One regrets that more detailed information about her husband is not forthcoming in Mrs. Stevens's Sea-Voyage. The poet's celebrated penchant for walking is recalled by her mention of "W. promanading" on the decks of the Kroonland the third day out. It is easy to imagine him assuming the role as guide for his wife when they sailed past Palm Beach on October 21. He had visited the city on one of his business trips to Florida in 1916. More recently, he had spent a long weekend in Havana the previous February, having sailed over from Key West after bidding farewell to his business companion for the many Florida visits, Judge Arthur Powell. He must have retraced some of his steps taken eight months earlier now at his wife's side. One wonders if the Halloween party toward the end of the voyage, "nearly everyone en masque," included the diarist and her husband.

It is unknown whether Stevens consulted Sea-Voyage in the process of writing "Sea Surface Full of Clouds," and it is possible that the various reactions of his wife to the places and episodes of the passage differed considerably from the poet's own. Even so, there are singular similarities between Elsie's notebook and the language of her husband's poem.

The journal, for example, discloses various vantage points from which Stevens enjoyed vistas of sea and clouds. From the private cabin, "two port-holes and a door which we leave open and outside of which is a screen-door opening on a deck" gave the poet a private but limited prospect. Stevens's pleasure in promenading the deck itself, however, suggests the wider view, and from the bridge where Elsie sat going through the Panama Canal on October 25, it was possible to see "on both sides as well as in front of us."

Mrs. Stevens delights in the sight of "porpoises and flying fish," "the spouting of whales," and "many dolphins." None of these found their way into the poem. Her note, however, that the sea on October 28 was "flat and still as a pan-cake" is pertinent in an important way. In fact, the calmness of the sea is remarked by Elsie on four other occasions as the liner moved north through the Pacific: it is a "calm beautiful day" on October 26; like a pancake on October 28; "A bright calm morning" on October 29; "Warm-but calm" on October 30; and "a sunny calm day" on Halloween. Having made such an impression on Mrs. Stevens, the placidity of the Pacific waters seems to have been noted with equal force by the poet. It is brought prominently into the poem.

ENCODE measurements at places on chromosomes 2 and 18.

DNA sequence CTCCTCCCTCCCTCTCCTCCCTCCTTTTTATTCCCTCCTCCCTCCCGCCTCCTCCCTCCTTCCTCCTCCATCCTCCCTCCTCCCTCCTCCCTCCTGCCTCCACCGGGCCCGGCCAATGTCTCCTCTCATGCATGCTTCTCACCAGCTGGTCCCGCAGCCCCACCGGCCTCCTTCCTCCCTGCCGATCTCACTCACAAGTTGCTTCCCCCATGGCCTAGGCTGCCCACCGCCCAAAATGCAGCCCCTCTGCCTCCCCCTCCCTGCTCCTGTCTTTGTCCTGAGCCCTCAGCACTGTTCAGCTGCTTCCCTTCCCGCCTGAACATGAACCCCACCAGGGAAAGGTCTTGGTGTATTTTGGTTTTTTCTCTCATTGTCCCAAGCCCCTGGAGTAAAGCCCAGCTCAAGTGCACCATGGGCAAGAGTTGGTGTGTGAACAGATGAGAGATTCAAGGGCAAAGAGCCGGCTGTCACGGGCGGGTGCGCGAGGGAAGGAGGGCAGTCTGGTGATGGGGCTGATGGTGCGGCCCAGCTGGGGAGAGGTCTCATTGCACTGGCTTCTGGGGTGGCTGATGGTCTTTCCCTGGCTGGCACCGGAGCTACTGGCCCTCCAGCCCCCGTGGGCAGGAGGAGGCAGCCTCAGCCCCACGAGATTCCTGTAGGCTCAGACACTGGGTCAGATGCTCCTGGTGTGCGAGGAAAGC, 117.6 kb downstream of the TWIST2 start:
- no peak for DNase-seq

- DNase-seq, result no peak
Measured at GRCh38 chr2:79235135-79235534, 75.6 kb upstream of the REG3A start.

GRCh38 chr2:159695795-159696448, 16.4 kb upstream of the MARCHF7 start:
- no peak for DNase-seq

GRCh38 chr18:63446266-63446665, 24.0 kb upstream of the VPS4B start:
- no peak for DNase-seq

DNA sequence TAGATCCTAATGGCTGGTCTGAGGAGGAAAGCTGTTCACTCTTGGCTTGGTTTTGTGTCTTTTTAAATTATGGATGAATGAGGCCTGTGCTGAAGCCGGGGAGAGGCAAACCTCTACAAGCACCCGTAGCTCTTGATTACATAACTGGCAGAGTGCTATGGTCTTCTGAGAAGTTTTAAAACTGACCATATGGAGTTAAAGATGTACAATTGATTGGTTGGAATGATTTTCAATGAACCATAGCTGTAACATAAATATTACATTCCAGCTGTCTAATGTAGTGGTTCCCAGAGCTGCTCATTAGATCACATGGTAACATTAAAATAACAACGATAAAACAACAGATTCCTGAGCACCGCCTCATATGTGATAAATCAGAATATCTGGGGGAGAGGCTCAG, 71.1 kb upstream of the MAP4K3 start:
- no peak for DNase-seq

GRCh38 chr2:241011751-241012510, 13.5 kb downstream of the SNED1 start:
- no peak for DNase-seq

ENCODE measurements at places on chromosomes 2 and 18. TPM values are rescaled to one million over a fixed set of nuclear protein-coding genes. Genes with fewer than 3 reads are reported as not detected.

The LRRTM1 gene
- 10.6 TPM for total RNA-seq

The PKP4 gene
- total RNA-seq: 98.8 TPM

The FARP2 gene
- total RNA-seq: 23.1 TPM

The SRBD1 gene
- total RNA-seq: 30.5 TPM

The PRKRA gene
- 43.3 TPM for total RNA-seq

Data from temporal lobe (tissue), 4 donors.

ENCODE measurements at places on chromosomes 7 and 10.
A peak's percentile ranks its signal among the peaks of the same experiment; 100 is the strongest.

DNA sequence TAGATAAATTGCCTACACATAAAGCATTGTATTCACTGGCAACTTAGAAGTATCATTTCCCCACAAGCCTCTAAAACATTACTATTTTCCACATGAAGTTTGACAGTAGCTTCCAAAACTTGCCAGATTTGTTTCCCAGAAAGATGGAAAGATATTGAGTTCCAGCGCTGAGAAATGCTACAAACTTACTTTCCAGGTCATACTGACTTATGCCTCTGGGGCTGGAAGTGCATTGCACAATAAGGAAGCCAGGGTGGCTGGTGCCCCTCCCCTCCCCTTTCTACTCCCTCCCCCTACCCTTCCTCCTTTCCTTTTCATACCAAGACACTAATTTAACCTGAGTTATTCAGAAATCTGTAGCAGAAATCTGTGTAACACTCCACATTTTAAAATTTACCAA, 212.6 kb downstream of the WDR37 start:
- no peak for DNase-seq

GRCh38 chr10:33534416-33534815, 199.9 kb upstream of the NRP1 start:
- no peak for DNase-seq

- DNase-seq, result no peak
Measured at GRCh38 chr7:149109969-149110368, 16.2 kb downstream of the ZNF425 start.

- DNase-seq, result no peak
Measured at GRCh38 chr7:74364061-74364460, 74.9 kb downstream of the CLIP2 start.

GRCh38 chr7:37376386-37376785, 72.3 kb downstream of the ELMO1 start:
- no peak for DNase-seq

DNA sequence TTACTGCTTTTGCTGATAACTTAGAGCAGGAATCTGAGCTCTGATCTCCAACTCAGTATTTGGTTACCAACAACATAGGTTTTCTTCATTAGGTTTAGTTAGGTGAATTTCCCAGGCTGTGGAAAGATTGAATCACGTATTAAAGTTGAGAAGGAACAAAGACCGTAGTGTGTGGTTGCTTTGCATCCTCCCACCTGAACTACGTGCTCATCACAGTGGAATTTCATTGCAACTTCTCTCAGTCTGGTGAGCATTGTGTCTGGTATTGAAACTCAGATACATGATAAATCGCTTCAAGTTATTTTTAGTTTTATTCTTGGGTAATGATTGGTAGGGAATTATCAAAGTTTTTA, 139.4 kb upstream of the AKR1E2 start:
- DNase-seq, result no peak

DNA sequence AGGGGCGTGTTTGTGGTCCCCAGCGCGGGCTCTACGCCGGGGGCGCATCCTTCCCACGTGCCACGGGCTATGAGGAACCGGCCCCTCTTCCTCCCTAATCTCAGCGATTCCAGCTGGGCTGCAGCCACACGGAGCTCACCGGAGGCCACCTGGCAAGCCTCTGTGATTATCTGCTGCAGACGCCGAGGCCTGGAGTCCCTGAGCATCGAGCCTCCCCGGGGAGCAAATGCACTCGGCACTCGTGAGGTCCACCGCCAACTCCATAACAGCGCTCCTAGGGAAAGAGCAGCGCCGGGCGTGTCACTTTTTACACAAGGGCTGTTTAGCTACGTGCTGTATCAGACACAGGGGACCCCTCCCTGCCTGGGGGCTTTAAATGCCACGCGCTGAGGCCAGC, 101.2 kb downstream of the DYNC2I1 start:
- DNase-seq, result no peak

Each of the poem's five sections begins with the "November off Tehuantepec" phrase, introducing a variable parallelism from one to the other that constitutes what John Crowe Ransom calls the "most magnificent poem, technically" ofHarmonium. The succeeding line of sections I, II, and III is also identical: "The slopping of the sea grew still one night," and in IV and V the line is altered only slightly: "The night-long slopping of the sea grew still" and "Night stilled the slopping of the sea." Each section then proceeds in its third line to describe the morning sunlight streaking the deck of the ship the following day, and the activity of the bloomlike clouds upon the quietened water is then brought into play. Initially, the ocean of section I, for example, "like limpid water lay" and is a "Pacific calm." It conjures a "sinister flatness" in section 11; it is "perfected in indolence" in the final section. The dramatic climax of each section, occurring in the final four lines, involves the disturbing of the placidity as the billowing clouds, like various blooms, stir up the surface and undersurface of the sea through the observer's own power of imaginative transformation. An "enormous undulation" concludes section 11, while the "rolling heaven" of section III "Deluged the ocean with a sapphire blue." A similar rolling and heaving of the ocean marks the culmination of each section, as the poet's eye coaxes to life the activity of the clouds upon the surface, effecting in each instance "fresh transfigurings of freshest blue." In short, the poem demonstrates the potency of the imagination by its very ability to transform calmness into undulation, flatness into transfigurings, and a "malevolent sheen" into brilliant iris and blue. As if glossing this aspect of the poem in his essay "Three Academic Pieces," Stevens cites the "extraordinary transfiguration" of clouds reflected on sea. Such instances, he observes, satisfy the human craving for resemblances: "We say that the sea, when it expands in a calm and immense reflection of the sky, resembles the sky, and this statement gives us pleasure. We enjoy the resemblence for the same reason that, if it were possible to look into the sea as into glass and if we should do so and suddenly should behold there some extraordinary transfiguration of ourselves, the experience would strike us as one of those amiable revelations that nature occasionally vouchsafes to favorites" (NA, 80). For Stevens's wife, the ocean's calmness is bright, sunny, even warm. In the poem these qualities of calmness are also present, but supplemented with others: the sinister, the unnatural, even the malevolent. The need for "transfigurings" to stir up and displace that calmness is demonstrated and achieved through the directives of the individual imagination, as the twelfth line of each section emphasizes through the various French exclamations: "C'etait mon enfant, mon bijou, mon ame," etc.